Suitable microparticulate adsorbents ace particulate solids which have surface areas of at least 10 m2 /g, preferably 100-1000 m2 /g. These materials usually have a particle size of 100 microns or less, i.e., 0.1-100 microns. Materials which are available in this form include inorganic refractory oxidic supports, such as alumina, silica, glass titania, clays and the like, or organic polymers which have been treated to achieve porosity. e.g., porous cellulose, polypropylene, and polystyrene-divinylbenzene particles. In order to be compatible with a detection reaction which generates color, the support must be essentially colorless. In addition, these supports can be further manipulated chemically so as to change their polarity characteristics. For example, if silica gel is used the hydroxyl groups of the silica can be derivatized with organic molecules to create a more inert and lipophilic adsorbent.
The reagents used to coat the particles are discussed in a separate section below.
As to the diffusion moderator and binder virtually all binders are diffusion moderators but not all diffusion moderators are binders. Any high molecular weight material capable of forming a film can serve as a diffusion moderator, therefore this purpose can be served by, for example, silicone and mineral oils, polyoxyethylenes, and fatty acid esters. These are, however generally not adhesive and do not serve as binders. Suitable diffusion moderators which can also serve as binders include ether derivatives of cellulose such as, for example, hydroxypropyl or hydroxyethyl cellulose: or ester derivatives such as cellulose acetate, cellulose propionate, or cellulose butyrate. Also suitable are mixtures of polyacrylic acid and polyacrylamides, including hydroxylated polyacrylamides.
Suitable plasticizers include polyethylene glycol (PEG). polypropylene glycol (PPG) and various phthalate esters such as the dibutyl, or dioctyl esters.
The nature of the specific reagent depends, of course, on the material to be measured and is discussed in paragraph D below.
In general, the microparticulate support/collection layer contains approximately 75-80% by weight of the adsorbent support, about 5-15% by weight of diffusion moderator/binder and less than 5% plasticizer. Approximately 10% or less of the support/collecting layer is the specific reagent. The foregoing percentages and ranges of course, are approximate and are intended not to be limiting but to indicate the general range of preferred operability. At these ranges individual microparticles are coated with collection layer; insufficient weight of layer materials is present to permit a "sea" in which the particles float. Calculations conducted in connection with designing chromatography supports indicate for example, that a total Weight % of about 12% is required for particles of about 200 m2 /g and about 24% for particles of about 400 m2 /g. Thus, for the ranges contemplated herein, each particle is surrounded by a collection layer rather than being "at sea".
Where its use is appropriate, the cover slip is composed of a commonly available transparent plastic such as, for example, a thin-layered polyester such as 0.005 inch thick polyester materials, for example, Mylar®. Such coverslips are readily available commercially, as they are frequently used in graphics to encase works of art. Suitable adhesives for attaching the coverslip to the reflectant support are also commercially available. A particularly preferred adhesive is a proprietary acrylamide-acrylic acid formulation available from 3M Company as a transfer tape. The adhesive can simply be rolled onto the plastic support from its backing and the tape backing then removed. The edge of the coverslip is then pressed against the adhesive strip that has been applied.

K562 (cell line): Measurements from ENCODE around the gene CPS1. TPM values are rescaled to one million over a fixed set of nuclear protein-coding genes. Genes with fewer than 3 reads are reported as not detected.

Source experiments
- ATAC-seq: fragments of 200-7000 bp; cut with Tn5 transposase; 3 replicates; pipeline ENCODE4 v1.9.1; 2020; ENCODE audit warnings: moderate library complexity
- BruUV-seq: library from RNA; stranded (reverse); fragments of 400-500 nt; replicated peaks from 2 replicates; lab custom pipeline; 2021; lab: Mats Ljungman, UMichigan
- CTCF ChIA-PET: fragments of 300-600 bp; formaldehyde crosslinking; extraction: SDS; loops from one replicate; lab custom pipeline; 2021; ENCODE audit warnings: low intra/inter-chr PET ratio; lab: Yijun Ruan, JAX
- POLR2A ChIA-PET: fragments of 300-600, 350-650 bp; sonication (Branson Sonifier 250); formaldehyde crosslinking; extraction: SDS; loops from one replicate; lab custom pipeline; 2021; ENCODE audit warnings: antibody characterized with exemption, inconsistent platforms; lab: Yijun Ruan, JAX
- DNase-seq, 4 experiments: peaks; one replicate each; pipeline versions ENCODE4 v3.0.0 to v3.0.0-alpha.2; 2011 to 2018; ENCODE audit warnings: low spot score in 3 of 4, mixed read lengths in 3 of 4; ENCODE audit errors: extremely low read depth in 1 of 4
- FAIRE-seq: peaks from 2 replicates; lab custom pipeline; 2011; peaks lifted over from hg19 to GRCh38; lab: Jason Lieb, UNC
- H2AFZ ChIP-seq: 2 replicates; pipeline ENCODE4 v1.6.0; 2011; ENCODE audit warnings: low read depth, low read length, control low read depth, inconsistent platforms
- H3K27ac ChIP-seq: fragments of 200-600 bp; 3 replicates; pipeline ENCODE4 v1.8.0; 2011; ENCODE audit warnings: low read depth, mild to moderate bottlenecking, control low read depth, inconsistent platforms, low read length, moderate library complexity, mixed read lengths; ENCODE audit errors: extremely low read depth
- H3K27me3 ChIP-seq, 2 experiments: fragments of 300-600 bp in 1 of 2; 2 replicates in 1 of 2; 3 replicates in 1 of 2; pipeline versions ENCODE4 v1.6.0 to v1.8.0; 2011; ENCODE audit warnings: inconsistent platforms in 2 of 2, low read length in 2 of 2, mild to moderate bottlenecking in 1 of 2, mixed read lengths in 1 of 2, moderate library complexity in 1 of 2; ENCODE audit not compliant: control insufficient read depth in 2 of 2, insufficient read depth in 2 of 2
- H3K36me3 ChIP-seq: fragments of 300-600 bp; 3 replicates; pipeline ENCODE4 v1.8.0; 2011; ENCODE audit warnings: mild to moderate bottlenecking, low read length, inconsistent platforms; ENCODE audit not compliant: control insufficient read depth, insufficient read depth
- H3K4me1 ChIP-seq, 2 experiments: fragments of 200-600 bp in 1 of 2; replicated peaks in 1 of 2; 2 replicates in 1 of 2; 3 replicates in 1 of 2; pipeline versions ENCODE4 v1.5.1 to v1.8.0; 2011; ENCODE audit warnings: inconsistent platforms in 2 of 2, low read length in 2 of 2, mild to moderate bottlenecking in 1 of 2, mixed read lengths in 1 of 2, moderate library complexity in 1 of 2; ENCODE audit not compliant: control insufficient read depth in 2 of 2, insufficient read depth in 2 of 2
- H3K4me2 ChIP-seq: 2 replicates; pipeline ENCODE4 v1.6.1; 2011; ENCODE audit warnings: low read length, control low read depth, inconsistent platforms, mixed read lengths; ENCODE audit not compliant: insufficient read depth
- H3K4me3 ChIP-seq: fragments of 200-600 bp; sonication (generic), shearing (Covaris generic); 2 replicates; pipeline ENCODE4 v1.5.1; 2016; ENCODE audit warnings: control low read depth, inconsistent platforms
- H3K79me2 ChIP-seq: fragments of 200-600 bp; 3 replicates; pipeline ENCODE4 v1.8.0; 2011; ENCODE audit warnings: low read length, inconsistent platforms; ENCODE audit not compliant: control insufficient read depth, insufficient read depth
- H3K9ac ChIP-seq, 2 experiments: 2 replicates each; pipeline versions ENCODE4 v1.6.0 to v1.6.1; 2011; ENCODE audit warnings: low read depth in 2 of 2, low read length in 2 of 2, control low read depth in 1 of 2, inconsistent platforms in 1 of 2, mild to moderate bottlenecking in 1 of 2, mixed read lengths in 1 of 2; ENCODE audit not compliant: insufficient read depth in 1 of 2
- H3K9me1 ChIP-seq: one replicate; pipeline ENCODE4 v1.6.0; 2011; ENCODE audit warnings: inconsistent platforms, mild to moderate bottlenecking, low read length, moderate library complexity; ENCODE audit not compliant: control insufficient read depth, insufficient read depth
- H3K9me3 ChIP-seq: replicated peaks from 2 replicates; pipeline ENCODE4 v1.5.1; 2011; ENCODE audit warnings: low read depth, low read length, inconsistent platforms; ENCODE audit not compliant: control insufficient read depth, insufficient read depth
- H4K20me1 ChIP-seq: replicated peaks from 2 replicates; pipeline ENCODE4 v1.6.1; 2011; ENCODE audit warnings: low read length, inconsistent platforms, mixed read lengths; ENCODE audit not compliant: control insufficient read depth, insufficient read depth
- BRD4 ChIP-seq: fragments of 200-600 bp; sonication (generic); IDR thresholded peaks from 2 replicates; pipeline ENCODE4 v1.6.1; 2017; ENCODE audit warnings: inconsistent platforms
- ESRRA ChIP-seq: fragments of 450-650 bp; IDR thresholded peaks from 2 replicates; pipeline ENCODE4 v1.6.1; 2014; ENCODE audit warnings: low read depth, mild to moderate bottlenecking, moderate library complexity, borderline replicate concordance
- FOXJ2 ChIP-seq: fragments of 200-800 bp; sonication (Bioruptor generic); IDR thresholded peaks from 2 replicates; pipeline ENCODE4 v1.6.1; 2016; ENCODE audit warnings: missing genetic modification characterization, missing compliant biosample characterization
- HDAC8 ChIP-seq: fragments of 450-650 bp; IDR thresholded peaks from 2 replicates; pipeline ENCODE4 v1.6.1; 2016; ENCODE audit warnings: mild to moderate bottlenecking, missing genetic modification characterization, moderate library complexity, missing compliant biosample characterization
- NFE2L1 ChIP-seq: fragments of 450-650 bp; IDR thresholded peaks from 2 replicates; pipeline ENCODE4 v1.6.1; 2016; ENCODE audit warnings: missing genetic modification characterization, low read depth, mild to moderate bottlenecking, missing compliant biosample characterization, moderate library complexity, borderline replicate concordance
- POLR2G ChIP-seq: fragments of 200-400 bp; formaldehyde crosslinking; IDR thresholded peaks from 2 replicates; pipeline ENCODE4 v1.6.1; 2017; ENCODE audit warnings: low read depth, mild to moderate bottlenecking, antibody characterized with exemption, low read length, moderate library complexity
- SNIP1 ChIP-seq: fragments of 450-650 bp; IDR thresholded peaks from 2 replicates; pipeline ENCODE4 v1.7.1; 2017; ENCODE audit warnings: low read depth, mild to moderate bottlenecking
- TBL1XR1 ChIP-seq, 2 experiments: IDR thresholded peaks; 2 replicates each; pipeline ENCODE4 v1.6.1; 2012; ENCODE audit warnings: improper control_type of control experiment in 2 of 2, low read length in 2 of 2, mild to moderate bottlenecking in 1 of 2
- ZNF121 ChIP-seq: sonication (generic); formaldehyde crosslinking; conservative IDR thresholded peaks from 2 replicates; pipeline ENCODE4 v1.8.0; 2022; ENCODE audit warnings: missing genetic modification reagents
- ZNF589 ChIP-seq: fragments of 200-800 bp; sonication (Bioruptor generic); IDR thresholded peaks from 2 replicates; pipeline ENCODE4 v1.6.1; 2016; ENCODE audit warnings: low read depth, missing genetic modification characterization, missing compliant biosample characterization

When an encapsulating envelope is desirable, a polyethylene or polypropylene encasement of the entire device may be used as shown in FIG. 8. These materials, for example, are quite permeable to test substances such as ethylene oxide, but less so to water, polar materials and particulates.
Each gaseous substance desired to be quantified will have a characteristic specific reagent and associated chemistries appropriate to it. In most cases presently known both a specific reagent and a developing reagent are required since the ultimate detection product is characteristically less stable than the intermediate formed by reaction of the gas with the specific reagent. However the device is equally applicable to chemistries which provide stable detection products retaining their characteristic light absorption properties over :he period of exposure.
Some specific examples of workable chemistries follow:
Ethylene oxide can be detected by reaction with 4-(4-nitrobenzyl)pyridine at high PH. The use of this reaction to generate color when associated with nitrocellulose was disclosed in U.S. Pat. No. 4,094,642. In the device of the present invention, however the 4-(4-nitrobenzyl)pyridine is coated onto the microparticles and surrounded by the diffusion layer at a relatively low PH. Preferably around 4. Thus, if this system is used, the support/collection layer will preferably comprise 10% of the 4-(4-nitrobenzyl) pyridine, 9% hydroxypropylcellulose as diffusion moderator and binder, 3% PEG as plasticizer, and the remainder alumina which has been washed to its natural pH of approximately 4. (Silica gel is less advantageous in this embodiment as its washed surface has a pH which is disadvantageous for the reaction of the specific reagent (PH 2-3)). No color is developed until the ambient pH is modified. Thus, the color is obtained by dipping the device into a developing solution so that the collecting layer contacts a neutralizing concentration of a suitable base such as, for example, triethylene tetramine triethylene diamine, ethanolamine or Tris. When the color is developed, it can then be read on a reflectance meter. As the color is known to be decomposed by light and air, the device containing the additional coverslip is preferred. Otherwise reading must be made immediately after development.